Land Rover will team up with China's 'greatest living explorer' and fellow of the Royal Geographical Society - Wong How Man, who has expanded his exploration work to include conservation of some of China's most endangered natural and cultural heritage.
Wong famously led China Exploration & Research Society (CERS) expeditions that pinpointed the sources of the Yangtze (2005), the Mekong (2007) and the Yellow (2008) rivers.
In 2011, the focus of the CERS summer expedition was to reach the source of the Salween River; an undertaking that has evaded geographers and scientists for decades. Despite immense difficulties and setbacks, including a sudden snowstorm at the height of summer, the team reached the source on 14 June.
The latest CERS wildlife projects include researching the Tibetan Antelope calving ground at the Arjin Mountain Nature Reserve, which is an extremely remote region of Xinjiang, fringing upon the Tibetan plateau. It is also home to rare and exotic breeds of the Asiatic Beaver, Wild Yak, Black-necked Crane and Musk Deer.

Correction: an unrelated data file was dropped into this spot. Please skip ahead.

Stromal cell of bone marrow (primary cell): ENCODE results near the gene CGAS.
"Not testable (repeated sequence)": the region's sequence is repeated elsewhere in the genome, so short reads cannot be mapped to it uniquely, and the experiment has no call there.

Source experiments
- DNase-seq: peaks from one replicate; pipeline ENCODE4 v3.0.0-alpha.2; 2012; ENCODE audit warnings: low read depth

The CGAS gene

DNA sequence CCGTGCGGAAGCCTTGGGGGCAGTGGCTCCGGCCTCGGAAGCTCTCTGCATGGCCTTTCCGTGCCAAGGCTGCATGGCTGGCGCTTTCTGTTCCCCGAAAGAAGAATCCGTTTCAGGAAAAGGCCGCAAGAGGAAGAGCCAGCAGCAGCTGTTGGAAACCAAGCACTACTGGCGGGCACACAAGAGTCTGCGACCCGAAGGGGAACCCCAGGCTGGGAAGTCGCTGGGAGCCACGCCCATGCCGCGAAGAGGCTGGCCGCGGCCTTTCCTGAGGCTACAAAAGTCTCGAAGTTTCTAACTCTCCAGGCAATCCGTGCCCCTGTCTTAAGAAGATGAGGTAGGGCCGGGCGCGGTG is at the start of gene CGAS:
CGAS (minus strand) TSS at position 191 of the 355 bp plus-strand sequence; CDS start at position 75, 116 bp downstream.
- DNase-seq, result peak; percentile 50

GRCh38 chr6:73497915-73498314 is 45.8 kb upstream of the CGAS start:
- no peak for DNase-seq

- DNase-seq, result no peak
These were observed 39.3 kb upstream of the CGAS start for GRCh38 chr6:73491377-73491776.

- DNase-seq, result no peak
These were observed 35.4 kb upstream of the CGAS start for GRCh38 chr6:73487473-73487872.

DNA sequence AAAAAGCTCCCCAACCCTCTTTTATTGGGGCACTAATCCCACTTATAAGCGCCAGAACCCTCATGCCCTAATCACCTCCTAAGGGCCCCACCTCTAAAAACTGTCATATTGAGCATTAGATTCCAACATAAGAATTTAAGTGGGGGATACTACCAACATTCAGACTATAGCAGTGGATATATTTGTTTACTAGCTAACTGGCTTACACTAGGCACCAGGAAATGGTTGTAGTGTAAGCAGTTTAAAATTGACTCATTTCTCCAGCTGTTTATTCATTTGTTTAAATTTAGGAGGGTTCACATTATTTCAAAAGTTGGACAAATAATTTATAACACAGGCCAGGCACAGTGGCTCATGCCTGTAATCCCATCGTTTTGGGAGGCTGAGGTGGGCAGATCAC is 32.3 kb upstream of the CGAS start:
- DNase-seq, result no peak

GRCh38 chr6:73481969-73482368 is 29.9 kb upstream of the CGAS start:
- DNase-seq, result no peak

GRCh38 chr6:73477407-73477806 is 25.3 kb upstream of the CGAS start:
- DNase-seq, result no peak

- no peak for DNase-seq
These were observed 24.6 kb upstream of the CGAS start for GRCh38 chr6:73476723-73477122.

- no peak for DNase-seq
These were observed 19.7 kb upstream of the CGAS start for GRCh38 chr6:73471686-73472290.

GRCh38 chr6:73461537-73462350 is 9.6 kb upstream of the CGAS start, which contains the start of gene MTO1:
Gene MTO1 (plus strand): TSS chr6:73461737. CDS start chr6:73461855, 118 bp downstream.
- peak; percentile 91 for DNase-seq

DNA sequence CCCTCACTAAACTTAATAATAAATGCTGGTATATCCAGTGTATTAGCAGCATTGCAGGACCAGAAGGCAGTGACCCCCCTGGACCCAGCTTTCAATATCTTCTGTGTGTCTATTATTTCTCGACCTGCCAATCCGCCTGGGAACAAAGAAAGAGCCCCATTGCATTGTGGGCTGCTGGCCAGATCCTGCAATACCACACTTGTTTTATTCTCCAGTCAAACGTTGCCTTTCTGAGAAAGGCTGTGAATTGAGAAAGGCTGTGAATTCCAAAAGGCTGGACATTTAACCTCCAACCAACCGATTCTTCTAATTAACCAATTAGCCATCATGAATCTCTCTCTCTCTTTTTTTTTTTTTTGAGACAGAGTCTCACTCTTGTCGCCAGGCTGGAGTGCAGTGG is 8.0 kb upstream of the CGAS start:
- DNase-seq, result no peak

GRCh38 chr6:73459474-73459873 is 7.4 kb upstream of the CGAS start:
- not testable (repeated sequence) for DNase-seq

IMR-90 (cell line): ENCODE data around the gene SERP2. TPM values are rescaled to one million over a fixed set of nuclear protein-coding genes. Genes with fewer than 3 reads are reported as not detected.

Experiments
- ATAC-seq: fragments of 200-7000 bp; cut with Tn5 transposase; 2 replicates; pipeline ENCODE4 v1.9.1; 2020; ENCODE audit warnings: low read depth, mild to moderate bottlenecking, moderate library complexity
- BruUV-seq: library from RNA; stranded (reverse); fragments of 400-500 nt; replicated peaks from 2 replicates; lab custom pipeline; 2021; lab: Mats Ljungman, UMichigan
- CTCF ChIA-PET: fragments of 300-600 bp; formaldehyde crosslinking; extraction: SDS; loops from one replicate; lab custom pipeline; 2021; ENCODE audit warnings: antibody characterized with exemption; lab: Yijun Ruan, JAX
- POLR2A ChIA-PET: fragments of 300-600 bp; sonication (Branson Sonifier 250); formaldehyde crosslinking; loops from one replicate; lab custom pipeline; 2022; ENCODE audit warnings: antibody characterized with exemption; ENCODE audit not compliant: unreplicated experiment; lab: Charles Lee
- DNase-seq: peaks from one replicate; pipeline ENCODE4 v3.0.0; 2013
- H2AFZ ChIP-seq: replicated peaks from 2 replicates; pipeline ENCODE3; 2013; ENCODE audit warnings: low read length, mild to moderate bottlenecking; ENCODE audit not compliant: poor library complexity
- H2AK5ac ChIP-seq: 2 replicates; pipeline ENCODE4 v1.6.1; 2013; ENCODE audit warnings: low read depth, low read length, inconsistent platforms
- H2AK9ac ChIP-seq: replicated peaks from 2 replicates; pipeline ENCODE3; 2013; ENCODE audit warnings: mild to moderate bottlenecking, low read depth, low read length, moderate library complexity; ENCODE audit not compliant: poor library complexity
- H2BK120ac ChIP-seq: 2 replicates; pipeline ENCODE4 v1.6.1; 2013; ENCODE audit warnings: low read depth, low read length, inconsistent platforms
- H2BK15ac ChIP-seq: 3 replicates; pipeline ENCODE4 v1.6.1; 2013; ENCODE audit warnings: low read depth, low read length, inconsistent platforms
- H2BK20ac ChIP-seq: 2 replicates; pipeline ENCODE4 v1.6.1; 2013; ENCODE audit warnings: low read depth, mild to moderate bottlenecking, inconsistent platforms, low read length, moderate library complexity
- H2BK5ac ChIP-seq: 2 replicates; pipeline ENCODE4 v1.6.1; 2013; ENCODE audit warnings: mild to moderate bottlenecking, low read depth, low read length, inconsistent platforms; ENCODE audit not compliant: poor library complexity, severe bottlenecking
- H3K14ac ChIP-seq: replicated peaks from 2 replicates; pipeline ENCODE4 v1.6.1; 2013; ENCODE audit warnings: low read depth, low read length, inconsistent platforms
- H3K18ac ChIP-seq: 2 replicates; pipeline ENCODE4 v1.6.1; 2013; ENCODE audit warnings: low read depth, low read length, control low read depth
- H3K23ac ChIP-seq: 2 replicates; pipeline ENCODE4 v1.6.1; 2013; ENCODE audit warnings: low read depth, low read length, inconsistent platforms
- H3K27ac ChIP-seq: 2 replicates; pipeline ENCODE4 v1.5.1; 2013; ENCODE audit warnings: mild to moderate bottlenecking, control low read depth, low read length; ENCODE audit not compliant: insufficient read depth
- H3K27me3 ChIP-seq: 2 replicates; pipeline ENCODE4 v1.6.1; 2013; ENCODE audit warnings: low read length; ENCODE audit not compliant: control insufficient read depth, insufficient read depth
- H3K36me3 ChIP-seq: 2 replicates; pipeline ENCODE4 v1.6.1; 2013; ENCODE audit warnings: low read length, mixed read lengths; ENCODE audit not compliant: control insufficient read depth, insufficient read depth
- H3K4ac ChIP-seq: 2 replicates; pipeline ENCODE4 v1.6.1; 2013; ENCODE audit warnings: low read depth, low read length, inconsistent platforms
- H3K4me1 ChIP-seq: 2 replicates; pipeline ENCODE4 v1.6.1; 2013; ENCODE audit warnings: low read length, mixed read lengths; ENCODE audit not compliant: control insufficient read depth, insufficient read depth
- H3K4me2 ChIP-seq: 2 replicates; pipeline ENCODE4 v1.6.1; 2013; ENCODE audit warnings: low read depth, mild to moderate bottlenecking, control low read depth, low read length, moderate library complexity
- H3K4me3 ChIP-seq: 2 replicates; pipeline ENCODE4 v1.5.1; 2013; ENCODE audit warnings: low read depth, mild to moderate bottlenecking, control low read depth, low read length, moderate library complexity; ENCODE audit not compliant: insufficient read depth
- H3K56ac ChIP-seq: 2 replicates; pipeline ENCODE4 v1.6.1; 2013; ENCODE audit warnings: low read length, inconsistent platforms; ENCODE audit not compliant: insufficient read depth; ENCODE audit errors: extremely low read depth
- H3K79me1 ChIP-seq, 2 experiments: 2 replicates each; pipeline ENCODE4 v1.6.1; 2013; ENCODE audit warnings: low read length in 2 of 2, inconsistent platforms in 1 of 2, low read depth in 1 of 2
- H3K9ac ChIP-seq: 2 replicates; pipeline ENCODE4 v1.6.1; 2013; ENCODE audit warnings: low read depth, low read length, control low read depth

The CERS caving teams were recently featured on a major state television science channel for discovering of a new species of blind cave-dwelling fish, and there are plans for four further caving expeditions in 2012.
Cultural preservation is another focus for CERS and the teams have preserved 15 traditional thatch-roofed houses of the Li minority people of Hainan Island in southern China, in support of the Lisu Hill Tribe community. It also successfully saved one of the world's last remaining timber courtyard houses of the Lisu hunting/collecting tribe of remote Yunnan Province in southwest China.
Future plans will include beekeeping research, which is a pressing issue worldwide.
Wong How Man, Founder of CERS and world-renowned explorer said: "CERS takes on multiple expeditions and projects throughout the year with a large team from around the world. For our explorers and scientists, Land Rover not only provides a means of transportation through some of the most difficult and inhospitable terrains on this planet, but also act as an essential shelter in the most extreme weather conditions along the way."